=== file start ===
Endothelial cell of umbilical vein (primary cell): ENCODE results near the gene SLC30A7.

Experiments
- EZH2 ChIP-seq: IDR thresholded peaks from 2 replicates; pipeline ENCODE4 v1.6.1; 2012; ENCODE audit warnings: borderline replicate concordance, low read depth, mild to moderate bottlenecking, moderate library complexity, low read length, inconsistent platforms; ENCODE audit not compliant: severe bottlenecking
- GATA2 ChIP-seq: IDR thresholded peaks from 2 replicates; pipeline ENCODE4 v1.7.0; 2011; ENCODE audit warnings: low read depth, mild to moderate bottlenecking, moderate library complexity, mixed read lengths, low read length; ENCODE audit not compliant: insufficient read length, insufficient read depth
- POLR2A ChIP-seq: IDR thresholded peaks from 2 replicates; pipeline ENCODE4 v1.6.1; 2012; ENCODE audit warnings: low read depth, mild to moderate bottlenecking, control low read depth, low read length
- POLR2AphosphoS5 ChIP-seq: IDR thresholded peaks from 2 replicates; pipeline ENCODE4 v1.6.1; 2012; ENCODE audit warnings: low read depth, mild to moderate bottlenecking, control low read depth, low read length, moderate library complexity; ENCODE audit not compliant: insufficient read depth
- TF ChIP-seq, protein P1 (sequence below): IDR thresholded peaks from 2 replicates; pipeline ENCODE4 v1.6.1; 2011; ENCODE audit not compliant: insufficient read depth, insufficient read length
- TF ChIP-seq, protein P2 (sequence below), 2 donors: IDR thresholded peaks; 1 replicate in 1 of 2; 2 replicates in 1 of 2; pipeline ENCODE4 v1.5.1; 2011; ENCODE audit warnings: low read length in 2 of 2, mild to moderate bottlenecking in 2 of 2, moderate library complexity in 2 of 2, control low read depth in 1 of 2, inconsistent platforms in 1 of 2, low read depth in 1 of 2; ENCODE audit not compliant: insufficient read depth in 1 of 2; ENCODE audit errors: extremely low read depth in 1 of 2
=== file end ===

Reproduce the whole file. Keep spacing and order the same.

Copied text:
Endothelial cell of umbilical vein (primary cell): ENCODE results near the gene SLC30A7.

Experiments
- EZH2 ChIP-seq: IDR thresholded peaks from 2 replicates; pipeline ENCODE4 v1.6.1; 2012; ENCODE audit warnings: borderline replicate concordance, low read depth, mild to moderate bottlenecking, moderate library complexity, low read length, inconsistent platforms; ENCODE audit not compliant: severe bottlenecking
- GATA2 ChIP-seq: IDR thresholded peaks from 2 replicates; pipeline ENCODE4 v1.7.0; 2011; ENCODE audit warnings: low read depth, mild to moderate bottlenecking, moderate library complexity, mixed read lengths, low read length; ENCODE audit not compliant: insufficient read length, insufficient read depth
- POLR2A ChIP-seq: IDR thresholded peaks from 2 replicates; pipeline ENCODE4 v1.6.1; 2012; ENCODE audit warnings: low read depth, mild to moderate bottlenecking, control low read depth, low read length
- POLR2AphosphoS5 ChIP-seq: IDR thresholded peaks from 2 replicates; pipeline ENCODE4 v1.6.1; 2012; ENCODE audit warnings: low read depth, mild to moderate bottlenecking, control low read depth, low read length, moderate library complexity; ENCODE audit not compliant: insufficient read depth
- TF ChIP-seq, protein P1 (sequence below): IDR thresholded peaks from 2 replicates; pipeline ENCODE4 v1.6.1; 2011; ENCODE audit not compliant: insufficient read depth, insufficient read length
- TF ChIP-seq, protein P2 (sequence below), 2 donors: IDR thresholded peaks; 1 replicate in 1 of 2; 2 replicates in 1 of 2; pipeline ENCODE4 v1.5.1; 2011; ENCODE audit warnings: low read length in 2 of 2, mild to moderate bottlenecking in 2 of 2, moderate library complexity in 2 of 2, control low read depth in 1 of 2, inconsistent platforms in 1 of 2, low read depth in 1 of 2; ENCODE audit not compliant: insufficient read depth in 1 of 2; ENCODE audit errors: extremely low read depth in 1 of 2